They’re going to make principal and interest payments to get themselves back to even, and by having that credit worthiness, if they want to make a later purchase later in life. They can again, use somebody else’s money, but again, they’re going to have to make regular principal and interest payments just to get back to even now the alternative to this is to save your own money so that you don’t have to use somebody else’s.

And so we have to start back here in time because you do have to spend some time and energy accruing your own money so that you can make that same purchase. And even though you don’t need to make that principal and interest payment to get back to even. You still need to make regular payments back to your savings account.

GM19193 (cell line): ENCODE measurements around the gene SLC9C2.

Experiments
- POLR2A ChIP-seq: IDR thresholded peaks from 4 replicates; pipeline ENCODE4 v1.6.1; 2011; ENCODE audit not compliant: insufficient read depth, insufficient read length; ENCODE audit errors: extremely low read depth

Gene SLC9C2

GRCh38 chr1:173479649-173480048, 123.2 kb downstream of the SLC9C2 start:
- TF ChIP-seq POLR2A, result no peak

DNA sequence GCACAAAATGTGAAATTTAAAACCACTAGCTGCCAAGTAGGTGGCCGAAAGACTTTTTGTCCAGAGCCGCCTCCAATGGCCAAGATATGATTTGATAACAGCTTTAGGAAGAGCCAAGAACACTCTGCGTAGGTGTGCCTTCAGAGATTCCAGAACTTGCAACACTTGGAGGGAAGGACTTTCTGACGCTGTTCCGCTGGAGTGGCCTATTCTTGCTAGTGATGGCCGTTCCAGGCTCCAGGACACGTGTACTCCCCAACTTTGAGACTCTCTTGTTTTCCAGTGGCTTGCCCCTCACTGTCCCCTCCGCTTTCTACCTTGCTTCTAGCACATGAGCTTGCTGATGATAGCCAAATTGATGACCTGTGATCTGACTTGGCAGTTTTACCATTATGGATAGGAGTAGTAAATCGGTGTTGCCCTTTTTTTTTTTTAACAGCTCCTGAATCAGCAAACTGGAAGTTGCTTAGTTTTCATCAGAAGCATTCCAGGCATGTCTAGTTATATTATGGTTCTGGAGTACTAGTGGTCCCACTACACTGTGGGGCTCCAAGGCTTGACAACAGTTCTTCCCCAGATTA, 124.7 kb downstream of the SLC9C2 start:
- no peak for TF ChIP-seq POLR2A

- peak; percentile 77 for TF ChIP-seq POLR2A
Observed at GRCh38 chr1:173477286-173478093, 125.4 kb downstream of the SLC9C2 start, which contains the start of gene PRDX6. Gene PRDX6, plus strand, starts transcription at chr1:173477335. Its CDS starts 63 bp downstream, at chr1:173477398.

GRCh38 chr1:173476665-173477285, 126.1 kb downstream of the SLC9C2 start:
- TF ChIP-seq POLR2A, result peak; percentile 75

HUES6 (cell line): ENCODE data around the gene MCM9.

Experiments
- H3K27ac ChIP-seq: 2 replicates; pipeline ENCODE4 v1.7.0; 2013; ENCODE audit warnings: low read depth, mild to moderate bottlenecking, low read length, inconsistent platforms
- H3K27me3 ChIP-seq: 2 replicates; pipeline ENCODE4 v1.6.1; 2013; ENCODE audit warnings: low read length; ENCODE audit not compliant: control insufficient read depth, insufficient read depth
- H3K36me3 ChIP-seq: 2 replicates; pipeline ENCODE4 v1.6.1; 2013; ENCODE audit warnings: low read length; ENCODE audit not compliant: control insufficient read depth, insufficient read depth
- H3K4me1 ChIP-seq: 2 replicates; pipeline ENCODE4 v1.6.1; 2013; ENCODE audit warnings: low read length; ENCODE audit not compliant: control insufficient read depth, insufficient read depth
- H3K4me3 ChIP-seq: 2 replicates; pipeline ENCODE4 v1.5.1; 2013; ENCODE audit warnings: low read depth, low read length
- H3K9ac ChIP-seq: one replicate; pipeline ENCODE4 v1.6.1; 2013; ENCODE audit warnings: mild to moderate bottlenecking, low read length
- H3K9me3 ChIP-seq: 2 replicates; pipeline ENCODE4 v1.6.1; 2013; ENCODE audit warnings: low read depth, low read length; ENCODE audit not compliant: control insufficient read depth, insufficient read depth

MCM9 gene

And I call this P minus interest because most of them are paying very good interest at all, on what interest they do pay starts with the dot, but you need to make these same payments to fill up your bank so that you can make the next purchase. And so the story goes, so what I want you to notice is that even though you’re on the right side of the line here, you’re really not making any progress with this block of funds.

Well, what’s the alternative you ask. And I think we’d both agree that the holy grail would be, if we could put our money in an account that would safely compound interest for us. And if you remember what compounding is, I call it it’s P plus I plus I, because not only do you earn interest on your principal, but after one year, it goes by you an interest on your principal.